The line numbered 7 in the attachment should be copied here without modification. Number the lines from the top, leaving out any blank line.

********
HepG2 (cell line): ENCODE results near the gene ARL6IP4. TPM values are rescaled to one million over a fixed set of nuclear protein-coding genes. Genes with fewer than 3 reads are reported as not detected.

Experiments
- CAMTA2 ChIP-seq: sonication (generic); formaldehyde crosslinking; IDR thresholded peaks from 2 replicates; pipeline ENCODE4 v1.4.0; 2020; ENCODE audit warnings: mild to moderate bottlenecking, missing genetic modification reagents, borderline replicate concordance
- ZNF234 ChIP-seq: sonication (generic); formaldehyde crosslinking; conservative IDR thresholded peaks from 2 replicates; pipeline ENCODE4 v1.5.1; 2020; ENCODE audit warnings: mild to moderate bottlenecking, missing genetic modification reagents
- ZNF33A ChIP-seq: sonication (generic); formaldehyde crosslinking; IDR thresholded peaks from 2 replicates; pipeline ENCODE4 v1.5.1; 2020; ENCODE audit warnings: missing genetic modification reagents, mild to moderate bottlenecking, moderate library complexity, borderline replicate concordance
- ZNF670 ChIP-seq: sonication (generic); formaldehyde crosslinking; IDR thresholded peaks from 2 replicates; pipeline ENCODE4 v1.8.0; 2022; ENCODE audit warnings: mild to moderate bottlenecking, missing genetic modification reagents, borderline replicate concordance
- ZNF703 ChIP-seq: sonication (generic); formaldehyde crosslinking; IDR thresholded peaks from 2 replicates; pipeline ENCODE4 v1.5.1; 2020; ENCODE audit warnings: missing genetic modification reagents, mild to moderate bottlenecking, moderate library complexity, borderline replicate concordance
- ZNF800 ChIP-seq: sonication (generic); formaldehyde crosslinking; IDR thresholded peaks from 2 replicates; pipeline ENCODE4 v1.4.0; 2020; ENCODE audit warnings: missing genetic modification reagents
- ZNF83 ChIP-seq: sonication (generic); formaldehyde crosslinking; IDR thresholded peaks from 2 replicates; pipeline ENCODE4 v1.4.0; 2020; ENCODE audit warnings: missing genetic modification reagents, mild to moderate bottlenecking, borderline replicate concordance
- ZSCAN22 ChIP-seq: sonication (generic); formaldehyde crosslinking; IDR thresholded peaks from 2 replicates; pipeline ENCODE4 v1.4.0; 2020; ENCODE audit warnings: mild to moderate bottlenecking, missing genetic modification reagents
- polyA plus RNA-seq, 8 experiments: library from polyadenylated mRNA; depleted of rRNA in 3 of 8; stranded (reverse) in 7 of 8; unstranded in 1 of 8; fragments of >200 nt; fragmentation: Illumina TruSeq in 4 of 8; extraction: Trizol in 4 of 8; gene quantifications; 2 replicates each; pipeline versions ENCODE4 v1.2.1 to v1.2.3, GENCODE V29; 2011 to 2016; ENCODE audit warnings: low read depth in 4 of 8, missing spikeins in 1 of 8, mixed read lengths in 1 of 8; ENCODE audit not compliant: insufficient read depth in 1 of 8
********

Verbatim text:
- ZNF703 ChIP-seq: sonication (generic); formaldehyde crosslinking; IDR thresholded peaks from 2 replicates; pipeline ENCODE4 v1.5.1; 2020; ENCODE audit warnings: missing genetic modification reagents, mild to moderate bottlenecking, moderate library complexity, borderline replicate concordance